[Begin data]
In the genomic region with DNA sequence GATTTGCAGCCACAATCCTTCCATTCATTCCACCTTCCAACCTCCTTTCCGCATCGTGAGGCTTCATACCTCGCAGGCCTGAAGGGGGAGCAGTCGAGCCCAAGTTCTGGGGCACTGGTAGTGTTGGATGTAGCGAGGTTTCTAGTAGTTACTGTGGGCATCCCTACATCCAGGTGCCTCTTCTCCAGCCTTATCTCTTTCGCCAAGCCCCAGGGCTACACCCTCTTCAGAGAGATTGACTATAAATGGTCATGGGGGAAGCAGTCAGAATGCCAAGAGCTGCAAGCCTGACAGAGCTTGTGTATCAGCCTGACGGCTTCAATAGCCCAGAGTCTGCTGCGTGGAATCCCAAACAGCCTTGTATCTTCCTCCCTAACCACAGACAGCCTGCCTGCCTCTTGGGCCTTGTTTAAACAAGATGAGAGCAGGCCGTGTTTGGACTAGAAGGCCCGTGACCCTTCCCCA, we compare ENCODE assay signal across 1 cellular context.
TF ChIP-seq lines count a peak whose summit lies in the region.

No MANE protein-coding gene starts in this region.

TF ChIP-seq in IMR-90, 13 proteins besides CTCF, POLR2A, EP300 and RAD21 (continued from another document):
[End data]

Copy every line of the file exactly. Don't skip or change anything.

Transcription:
In the genomic region with DNA sequence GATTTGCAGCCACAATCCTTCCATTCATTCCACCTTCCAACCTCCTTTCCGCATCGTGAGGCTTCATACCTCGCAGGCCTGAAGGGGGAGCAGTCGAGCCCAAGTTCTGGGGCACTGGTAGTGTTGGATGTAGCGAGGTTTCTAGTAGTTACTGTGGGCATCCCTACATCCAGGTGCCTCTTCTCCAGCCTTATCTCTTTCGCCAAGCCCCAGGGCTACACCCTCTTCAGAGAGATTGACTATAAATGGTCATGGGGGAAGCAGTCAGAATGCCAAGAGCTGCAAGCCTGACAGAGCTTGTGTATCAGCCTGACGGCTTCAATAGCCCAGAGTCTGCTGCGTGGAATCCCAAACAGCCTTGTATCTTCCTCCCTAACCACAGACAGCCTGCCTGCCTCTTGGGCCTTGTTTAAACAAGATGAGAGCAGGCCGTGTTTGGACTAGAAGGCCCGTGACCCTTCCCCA, we compare ENCODE assay signal across 1 cellular context.
TF ChIP-seq lines count a peak whose summit lies in the region.

No MANE protein-coding gene starts in this region.

TF ChIP-seq in IMR-90, 13 proteins besides CTCF, POLR2A, EP300 and RAD21 (continued from another document):